It’s taken a while to finish worrying about Cambodia. Scattered across the country are monks and temples and farms and Killing Caves and further details of a tragic past that is hard to comprehend no matter how many times you hear about it. Angkor Wat took our breath away. But so did the Killing Fields, the Genocide Museum, and an ancient mountaintop with a sacred temple; there were bats flying out at sunset, striking sunrises, and refreshing poolside cocktails. I already look forward to visiting again, though next time for a few weeks instead of ten short days.
Cambodia: The Real Land of Smiles
Even with limited time, we saw that across the country Cambodian people are kind and polite. They smile as you leave their stores, even if you didn’t buy a thing. But I have to confess that I love nature. I always have. So even though I was loving Battambang & Phnom Penh, what I was really looking forward to was exploring Siem Reap. This city built up around Angkor Wat, literally coming to be because of tourism, which helped rebuild the country following the devastating genocide that ripped it apart in the 1970’s. There were inhabitants there before, as the major temple complex has always been an important religious site for the Cambodian people, but it was not the bustling city of today until tourism & restoration of the temples became a priority in the country.
We only had four days for the temples and temple town, however, so we went hard. No stopping for food, reading breaks, or morning coffee. After arriving on our first afternoon, we headed straight for the temples.
“It’s so beautiful here!” became my catch phrase that week. The religious sites are dominated by green, everywhere; sunlight streams through immense foliage that almost seems to be taking over. Centuries-old trees have pushed apart stones that men would have bawled in the face of.
Our Itinerary in 4 Trips
Pre Rup (for sunset)
Angkor Wat (for sunrise)
Bayon in Angkor Thom
Angkor Wat (quick exploration)
Angkor Wat (thorough exploration)
We All Keep Angkor Wat Beautiful
Our tuk tuk driver saw a guy leave his backpack behind while biking towards Angkor Wat, and proceeded to turn his tuk tuk around twice to go return it to him. Thoughout the country, we met almost exclusively kind and honest Cambodians, unlike my time in the Philippines and much of Latin America. Arrive with an open mind. This is not the mean streets of LA or Boston, either, so don’t worry about people constantly trying to rob you or rip you off. Though do expect people to be trying to earn a living however they can. Pay what you think is a fair price for something rather than the fair price, be it a shirt, a tuk tuk, or a coconut.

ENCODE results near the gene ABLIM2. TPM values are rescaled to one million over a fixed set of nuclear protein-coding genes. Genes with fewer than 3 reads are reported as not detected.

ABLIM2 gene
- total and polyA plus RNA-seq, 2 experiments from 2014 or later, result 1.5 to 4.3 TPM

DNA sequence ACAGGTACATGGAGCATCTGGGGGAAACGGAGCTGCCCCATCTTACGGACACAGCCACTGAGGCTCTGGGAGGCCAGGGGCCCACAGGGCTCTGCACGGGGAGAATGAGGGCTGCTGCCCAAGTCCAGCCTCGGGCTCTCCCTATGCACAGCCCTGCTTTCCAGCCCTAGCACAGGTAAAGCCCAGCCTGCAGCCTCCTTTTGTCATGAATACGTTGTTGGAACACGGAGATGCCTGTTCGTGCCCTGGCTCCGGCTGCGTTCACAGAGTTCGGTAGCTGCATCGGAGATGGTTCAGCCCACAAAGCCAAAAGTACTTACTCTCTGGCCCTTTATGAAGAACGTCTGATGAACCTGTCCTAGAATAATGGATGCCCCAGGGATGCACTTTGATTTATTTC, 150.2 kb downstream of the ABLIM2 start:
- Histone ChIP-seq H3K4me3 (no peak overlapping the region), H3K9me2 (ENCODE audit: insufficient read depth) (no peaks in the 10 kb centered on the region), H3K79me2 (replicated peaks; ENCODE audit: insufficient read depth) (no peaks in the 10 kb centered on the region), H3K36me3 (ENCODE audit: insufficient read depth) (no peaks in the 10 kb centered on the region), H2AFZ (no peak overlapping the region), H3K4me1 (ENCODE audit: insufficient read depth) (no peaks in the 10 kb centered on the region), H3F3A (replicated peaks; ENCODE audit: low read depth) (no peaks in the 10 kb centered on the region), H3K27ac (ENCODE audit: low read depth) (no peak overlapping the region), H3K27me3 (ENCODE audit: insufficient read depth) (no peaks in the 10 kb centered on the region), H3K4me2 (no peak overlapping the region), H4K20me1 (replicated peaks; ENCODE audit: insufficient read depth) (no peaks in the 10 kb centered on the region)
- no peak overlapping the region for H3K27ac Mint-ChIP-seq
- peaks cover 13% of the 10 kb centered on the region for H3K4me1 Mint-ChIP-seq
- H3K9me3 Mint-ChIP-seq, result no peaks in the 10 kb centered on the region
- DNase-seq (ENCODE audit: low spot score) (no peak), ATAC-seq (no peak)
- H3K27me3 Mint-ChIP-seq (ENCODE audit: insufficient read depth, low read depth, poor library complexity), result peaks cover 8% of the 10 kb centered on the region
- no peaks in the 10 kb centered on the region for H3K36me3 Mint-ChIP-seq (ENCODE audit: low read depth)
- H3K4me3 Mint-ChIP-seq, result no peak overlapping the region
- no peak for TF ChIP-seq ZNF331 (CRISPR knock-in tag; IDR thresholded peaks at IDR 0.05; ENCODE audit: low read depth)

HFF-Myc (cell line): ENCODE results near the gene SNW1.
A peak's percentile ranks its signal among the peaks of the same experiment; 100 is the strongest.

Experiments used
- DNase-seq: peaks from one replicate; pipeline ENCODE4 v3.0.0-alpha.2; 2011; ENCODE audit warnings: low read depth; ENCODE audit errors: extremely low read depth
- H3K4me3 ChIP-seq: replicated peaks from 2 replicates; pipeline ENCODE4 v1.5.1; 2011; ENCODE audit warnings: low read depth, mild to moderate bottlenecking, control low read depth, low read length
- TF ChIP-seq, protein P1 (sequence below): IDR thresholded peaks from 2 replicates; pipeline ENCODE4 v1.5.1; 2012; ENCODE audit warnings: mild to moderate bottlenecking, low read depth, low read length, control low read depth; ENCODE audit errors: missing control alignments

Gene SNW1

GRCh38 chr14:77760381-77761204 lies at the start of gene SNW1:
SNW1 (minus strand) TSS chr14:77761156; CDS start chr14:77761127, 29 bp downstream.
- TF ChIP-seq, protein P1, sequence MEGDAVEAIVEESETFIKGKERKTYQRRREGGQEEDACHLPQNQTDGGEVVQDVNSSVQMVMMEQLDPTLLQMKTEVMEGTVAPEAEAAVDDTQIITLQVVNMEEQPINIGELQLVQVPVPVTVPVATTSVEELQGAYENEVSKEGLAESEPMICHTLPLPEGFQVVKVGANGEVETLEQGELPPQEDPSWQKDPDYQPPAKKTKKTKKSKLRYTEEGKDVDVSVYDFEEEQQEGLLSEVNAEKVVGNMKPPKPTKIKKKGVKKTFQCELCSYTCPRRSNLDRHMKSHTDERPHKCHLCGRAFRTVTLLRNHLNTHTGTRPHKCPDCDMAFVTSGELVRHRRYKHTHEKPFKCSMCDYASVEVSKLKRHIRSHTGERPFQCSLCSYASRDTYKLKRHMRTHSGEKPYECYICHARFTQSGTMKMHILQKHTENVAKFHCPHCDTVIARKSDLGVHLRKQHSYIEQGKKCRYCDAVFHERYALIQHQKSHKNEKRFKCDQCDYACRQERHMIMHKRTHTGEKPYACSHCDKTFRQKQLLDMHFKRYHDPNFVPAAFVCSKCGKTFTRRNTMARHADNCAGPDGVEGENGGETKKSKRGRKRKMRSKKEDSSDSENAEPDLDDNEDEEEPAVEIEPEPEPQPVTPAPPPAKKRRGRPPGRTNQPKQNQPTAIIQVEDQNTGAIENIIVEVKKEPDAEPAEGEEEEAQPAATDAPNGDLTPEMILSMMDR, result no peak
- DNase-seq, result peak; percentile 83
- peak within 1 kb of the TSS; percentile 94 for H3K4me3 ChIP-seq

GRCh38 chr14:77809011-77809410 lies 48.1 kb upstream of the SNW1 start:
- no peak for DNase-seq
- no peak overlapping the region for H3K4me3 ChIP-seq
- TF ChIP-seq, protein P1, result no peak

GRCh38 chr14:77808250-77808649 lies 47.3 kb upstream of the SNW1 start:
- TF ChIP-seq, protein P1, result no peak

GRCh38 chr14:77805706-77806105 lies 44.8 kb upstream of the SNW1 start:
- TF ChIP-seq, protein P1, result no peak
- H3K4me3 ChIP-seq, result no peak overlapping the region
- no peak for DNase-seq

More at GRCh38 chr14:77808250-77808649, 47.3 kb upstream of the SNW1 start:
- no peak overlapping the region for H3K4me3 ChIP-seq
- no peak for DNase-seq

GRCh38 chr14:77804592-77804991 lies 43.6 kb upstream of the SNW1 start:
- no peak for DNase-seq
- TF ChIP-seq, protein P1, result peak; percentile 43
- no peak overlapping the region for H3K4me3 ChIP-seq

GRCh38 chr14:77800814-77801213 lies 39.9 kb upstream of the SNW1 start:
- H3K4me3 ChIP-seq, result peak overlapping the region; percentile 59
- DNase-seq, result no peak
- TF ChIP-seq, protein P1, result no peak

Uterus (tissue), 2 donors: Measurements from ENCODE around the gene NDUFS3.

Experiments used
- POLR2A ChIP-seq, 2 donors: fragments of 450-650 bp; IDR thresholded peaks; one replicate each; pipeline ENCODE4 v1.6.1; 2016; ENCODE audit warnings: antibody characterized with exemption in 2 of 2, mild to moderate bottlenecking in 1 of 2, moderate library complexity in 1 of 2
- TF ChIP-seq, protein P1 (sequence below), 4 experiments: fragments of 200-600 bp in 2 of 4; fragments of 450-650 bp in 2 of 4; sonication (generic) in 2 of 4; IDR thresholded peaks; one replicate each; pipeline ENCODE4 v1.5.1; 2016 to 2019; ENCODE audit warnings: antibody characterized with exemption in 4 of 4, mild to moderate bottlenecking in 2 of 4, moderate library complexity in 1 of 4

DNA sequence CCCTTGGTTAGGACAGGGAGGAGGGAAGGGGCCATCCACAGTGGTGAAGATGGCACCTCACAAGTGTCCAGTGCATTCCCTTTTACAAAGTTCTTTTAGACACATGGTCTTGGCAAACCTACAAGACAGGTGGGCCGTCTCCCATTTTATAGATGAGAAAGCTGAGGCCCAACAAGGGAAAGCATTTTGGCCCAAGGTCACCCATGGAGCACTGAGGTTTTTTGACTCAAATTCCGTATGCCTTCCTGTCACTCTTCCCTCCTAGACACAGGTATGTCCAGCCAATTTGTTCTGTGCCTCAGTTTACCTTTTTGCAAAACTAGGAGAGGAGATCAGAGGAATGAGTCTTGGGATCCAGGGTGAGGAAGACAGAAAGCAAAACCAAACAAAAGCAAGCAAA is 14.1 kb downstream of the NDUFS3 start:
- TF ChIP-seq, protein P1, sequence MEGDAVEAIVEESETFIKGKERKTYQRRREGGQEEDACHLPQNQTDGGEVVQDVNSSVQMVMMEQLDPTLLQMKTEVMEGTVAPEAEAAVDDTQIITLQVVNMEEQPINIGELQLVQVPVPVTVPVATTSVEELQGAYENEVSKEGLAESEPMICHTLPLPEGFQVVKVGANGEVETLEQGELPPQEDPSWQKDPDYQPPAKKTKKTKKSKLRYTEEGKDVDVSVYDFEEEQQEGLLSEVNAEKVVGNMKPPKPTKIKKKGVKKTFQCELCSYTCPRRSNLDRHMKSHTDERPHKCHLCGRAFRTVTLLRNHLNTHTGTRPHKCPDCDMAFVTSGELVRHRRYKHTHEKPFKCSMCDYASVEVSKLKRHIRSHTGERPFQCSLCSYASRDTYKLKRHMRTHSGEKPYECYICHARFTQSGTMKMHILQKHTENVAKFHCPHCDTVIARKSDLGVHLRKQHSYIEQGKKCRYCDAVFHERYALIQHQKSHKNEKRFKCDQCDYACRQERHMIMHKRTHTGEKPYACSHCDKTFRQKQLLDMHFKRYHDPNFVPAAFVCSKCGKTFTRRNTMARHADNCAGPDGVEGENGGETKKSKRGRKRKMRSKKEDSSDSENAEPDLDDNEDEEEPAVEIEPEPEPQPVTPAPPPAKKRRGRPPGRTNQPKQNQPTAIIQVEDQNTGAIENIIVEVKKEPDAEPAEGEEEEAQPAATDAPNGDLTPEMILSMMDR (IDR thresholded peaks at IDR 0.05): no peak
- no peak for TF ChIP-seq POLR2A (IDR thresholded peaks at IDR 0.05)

With neighboring Thailand & Vietnam’s reputations in mind, I also feel obliged to warn you that just as in any other country where they are not legal, don’t go to Cambodia looking for drugs or prostitutes or any other illegal activities. This is a country still recovering from war, and I honestly think they’re thriving for how recently they were suffering. But there’s definitely still a long way to go.
You’re there to support the economy, so help where you can, though don’t give money to beggars of any age or buy stuff from children. I know it is hard to watch people suffering, but the Cambodian people can help themselves, and they are. Hundreds of charities and nonprofit organizations have popped up over the last few decades, and your money is best spent supporting them rather than occupying children who should be in school.
Many local artists draw inspiration from the temples; I saw several young men creating and selling watercolor paintings along the roads leading to the sacred sites, and I bought a couple. Others sold drawings or painted-in rubbings of some of the reliefs depicted inside the temples. So if you’re looking for art to bring back, buy some that you just watched someone make!
Many people also sell souvenirs inside the grounds of the more popular temples. Categorize these as active religious sites, and always be respectful of the sacred space, as it was built and continues to be used for religious purposes. Avoid making financial transactions or taking pictures of people praying, though it’s probably fine to take pictures of the offerings after the people have left them.
Enjoy your experience in the jungle, but remember to keep the space as clean as when you arrived. Respect closing times, and leave before the street lamps in the jungle have to light your way back.
Have you ever been to Angkor Wat or another spectacular religious site? How was your experience? Leave a comment below and let us know your best advice!